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Future Treasures: You Sexy Thing by Cat Rambo

Future Treasures: You Sexy Thing by Cat Rambo

You Sexy Thing (Tor, November 16, 2021). Cover artist unknown

Cat Rambo made a name for herself with her short fiction — and a successful stint as President of the Science Fiction Writers of America. You Sexy Thing is their first novel release from a major publisher, and it looks poised to be a breakout book. Here’s an excerpt from Liz Bourke’s review at Locus Online.

You Sexy Thing, Cat Rambo’s first space opera novel, is in fact a romp. If you’re the kind of person who likes Mass Effect… then this book is definitely for you. This is a fast, zippy novel that hides some surprisingly substantial emotional heavy lifting under its hood…

Captain Niko Larsen is perhaps the greatest military mind ever to avoid being absorbed by the Holy Hive Mind. She and some of her surviving troops got out of the Holy Hive Mind’s military through the only loophole available to them: they became artists. Kitchen artists: their art is cookery, and their restaurant – the Last Chance, on TwiceFar station – is the first step in a plan that Niko’s had years, if not decades, in the making, a plan that has nothing at all to do with cooking…. You Sexy Thing… [is] fast, pulpy, and explosive – and full of feeling… it’s an utter delight. I recommend it wholeheart­edly.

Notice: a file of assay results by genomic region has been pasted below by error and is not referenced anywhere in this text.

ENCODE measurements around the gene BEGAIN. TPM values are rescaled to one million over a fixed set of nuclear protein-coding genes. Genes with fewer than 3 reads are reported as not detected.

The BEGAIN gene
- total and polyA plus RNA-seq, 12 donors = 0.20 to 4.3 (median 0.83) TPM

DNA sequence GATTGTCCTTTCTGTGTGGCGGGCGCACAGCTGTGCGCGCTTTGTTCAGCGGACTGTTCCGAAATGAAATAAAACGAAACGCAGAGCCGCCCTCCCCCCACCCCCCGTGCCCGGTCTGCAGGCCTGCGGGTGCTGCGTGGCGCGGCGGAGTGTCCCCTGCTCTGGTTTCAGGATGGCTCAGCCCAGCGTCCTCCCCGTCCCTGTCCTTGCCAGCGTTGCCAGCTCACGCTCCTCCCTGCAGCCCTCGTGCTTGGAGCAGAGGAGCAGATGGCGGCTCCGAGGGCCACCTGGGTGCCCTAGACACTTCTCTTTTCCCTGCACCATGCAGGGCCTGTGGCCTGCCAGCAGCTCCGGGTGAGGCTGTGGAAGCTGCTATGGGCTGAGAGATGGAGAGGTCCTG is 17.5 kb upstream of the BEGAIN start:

Check out an excerpt here. You Sexy Thing will be published by Tor Books on November 16, 2021. It is 292 pages, priced at $25.99 in hardcover and $13.99 in digital formats. No word on who did the cover, but I like it. See all our recent coverage of the best upcoming SF and fantasy here.

A Triumphant Finale: The Last Uncharted Sky by Curtis Craddock, Book 3 in The Risen Kingdoms

A Triumphant Finale: The Last Uncharted Sky by Curtis Craddock, Book 3 in The Risen Kingdoms

The Last Uncharted Sky (Tor trade paperback edition, August 2021). Cover by Thom Tenery

When an author completes a trilogy, we bake a cake at the Black Gate rooftop headquarters in Chicago. In the case of Curtis Craddock’s acclaimed Risen Kingdom trilogy, the confectionery celebration was unfairly delayed until I found a copy of the final volume, The Last Uncharted Sky, released in trade paperback in August.